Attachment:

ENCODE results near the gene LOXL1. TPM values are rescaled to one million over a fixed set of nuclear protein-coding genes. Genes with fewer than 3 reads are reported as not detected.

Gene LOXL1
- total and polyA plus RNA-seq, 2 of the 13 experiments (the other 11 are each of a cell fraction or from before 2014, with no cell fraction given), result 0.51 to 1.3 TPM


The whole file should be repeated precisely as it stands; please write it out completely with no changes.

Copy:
ENCODE results near the gene LOXL1. TPM values are rescaled to one million over a fixed set of nuclear protein-coding genes. Genes with fewer than 3 reads are reported as not detected.

Gene LOXL1
- total and polyA plus RNA-seq, 2 of the 13 experiments (the other 11 are each of a cell fraction or from before 2014, with no cell fraction given), result 0.51 to 1.3 TPM